I have struggled with this for as long as I can remember. And I still do sometimes. If you’re like me and know that your emotions trigger eating patterns… whether it’s positive or negative emotions, stick with me while I explain my thoughts.
As children we were often rewarded with food. Example: be good at the shops and you get to pick a treat, don’t fight on the car trip and we’ll get McDonald’s ice creams.
As adults if something good happens, our brain often wants a reward. Sometimes that response morphed into alcohol reward or a nice dinner out. Other times, when we’re sad, lonely, depressed, heartbroken etc, we fill our “feeling” with food. That takes our mind off the feeling for about 2 minutes. But soon enough, it’s back again.
We’re going to tackle the negative emotional trigger, because honestly, that causes more side effects and is linked to something deeper than just “celebration”.
Basically, to fill our feelings, something has to be “missing”, for us to want to fill it. This could also show up as a numbing affect. Binge eating or emotional eating could come on hard and fast or it can build up over time.
If it’s caused by a break up or sudden loss, then you know exactly what’s missing.
My advice in this case, is to:
Dig deep into those emotions, visit them but don’t unpack. You’re allowed to mope for a bit.
But then it’s time to pick yourself back up. Try to see some positives in how things have changed. I know in some cases, this is impossible i.e. death close to you. But other times, the missing person/job etc has also left a gaping hole (or many) in your schedule. You suddenly have extra time on your hands… this leads to more thinking, feeling, eating.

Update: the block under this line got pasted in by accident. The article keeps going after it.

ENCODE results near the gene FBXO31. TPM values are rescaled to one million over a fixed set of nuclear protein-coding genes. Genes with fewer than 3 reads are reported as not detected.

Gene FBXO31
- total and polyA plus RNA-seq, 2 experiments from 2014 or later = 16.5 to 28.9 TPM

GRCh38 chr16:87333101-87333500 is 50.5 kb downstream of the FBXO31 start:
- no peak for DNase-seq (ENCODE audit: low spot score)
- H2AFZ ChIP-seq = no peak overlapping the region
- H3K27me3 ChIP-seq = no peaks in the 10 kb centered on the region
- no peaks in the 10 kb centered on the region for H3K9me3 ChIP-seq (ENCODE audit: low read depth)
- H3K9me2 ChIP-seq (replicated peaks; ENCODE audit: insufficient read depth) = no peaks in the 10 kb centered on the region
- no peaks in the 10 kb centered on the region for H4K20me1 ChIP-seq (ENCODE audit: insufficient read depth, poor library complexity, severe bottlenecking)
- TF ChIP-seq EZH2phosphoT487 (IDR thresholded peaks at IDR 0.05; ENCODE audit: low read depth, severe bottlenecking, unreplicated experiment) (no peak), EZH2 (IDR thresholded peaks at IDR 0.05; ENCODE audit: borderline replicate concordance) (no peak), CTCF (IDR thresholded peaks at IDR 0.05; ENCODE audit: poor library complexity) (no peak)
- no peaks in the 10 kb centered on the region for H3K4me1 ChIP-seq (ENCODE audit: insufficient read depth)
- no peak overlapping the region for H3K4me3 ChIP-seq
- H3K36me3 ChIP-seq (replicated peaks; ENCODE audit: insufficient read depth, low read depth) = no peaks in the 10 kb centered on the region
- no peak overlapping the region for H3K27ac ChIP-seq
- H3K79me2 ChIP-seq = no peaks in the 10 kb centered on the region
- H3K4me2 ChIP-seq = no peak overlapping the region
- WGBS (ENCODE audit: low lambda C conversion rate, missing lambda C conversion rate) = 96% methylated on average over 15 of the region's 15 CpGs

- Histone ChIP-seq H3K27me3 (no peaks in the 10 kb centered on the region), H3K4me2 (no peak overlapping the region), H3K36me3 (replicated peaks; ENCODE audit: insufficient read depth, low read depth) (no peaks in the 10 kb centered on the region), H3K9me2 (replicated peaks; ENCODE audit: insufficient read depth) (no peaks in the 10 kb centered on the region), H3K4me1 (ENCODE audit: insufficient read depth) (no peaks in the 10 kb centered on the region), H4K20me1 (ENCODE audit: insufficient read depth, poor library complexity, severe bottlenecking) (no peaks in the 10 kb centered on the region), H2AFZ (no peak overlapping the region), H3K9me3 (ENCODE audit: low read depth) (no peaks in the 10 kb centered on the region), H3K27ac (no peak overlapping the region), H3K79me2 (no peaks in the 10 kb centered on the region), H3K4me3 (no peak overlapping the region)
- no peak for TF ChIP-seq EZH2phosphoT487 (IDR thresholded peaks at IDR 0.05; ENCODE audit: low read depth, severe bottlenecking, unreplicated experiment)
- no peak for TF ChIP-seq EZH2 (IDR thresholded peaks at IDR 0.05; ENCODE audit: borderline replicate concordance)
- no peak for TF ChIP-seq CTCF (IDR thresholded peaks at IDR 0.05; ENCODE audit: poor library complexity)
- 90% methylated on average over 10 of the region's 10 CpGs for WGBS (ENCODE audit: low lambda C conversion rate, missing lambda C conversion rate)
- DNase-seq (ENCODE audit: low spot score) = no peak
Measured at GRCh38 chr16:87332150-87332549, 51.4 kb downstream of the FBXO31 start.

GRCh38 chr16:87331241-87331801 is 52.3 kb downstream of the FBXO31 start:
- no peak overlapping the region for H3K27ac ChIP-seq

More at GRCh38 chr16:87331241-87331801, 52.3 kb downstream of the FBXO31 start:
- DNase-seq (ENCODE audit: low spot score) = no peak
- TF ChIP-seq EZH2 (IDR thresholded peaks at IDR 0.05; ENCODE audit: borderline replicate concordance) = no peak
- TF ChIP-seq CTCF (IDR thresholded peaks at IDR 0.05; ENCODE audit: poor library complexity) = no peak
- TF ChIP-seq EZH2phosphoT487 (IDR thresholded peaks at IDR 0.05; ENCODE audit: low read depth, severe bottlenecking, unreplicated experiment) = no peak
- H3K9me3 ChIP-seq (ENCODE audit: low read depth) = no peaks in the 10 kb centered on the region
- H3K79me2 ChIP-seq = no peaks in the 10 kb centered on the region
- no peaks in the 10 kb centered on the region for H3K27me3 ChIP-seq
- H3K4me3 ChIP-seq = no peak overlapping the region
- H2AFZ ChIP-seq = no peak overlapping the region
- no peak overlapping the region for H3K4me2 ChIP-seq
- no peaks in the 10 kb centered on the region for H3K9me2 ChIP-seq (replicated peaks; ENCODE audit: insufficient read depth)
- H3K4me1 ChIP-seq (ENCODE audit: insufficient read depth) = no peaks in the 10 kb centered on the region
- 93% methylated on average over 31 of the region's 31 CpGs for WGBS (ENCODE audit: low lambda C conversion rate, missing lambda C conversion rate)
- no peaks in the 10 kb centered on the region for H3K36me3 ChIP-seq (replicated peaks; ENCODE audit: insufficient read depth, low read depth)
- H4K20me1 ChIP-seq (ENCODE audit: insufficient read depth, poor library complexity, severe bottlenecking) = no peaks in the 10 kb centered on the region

It might be time to find a hobby, be more social with friends etc. This works even if you can’t see any positives to the change. Because being busy gives you a reason to get dressed, go out and function. Eventually it will get easier. But in the meantime, let’s make that feeling less painful. See this blog post.
If you’re still not sure what’s triggered this emotional or binge eating, grab a pen and paper and rate yourself on a scale of 1-10 for the following:
Social life and personal relationships
Work life, professional relationships and career
Body/Health and wellness
Mind and mental health
Your physical Environment
Relationship with Self or “Spiritual” aspect
Did you notice any were much lower than the others? Or maybe they’re all a little low?
Next, do some brainstorming and come up with how you can address the low ones.
If there’s something “missing” or you have some kind of void in your life, it’s very likely the cause of your overeating.
Understand that some things may be out of your control FOR NOW. But now that you’re aware of these things, you may take a little more notice when you feel the urge to eat.
5 quick tips for when the urge strikes:
Have a large glass of water
Find a hobby – distract yourself – distract your mind
Address the thoughts that are occurring that are making you want to eat. Whether they’re factually incorrect or just plain negative, you’re in control and they’re JUST THOUGHTS.
Plan your next meal – make it enticing
It may help you to plan a treat day or meal for whenever suits you. If you can hold off until then, you may have what you like. That may restrict your binge eating time to only one day a week instead of 6 or 7.
Or call me. Email. Facebook message, whatever really. I’ve been there. The urge is STRONG! I get it. I often can’t even remember going to the pantry or opening the bag of chips… all I know is I’m eating with my hands and hiding from my husband. It's often not even food I particularly love. It feels desperate, primal, and I feel ashamed.
Let me know what you think of this in the comments below.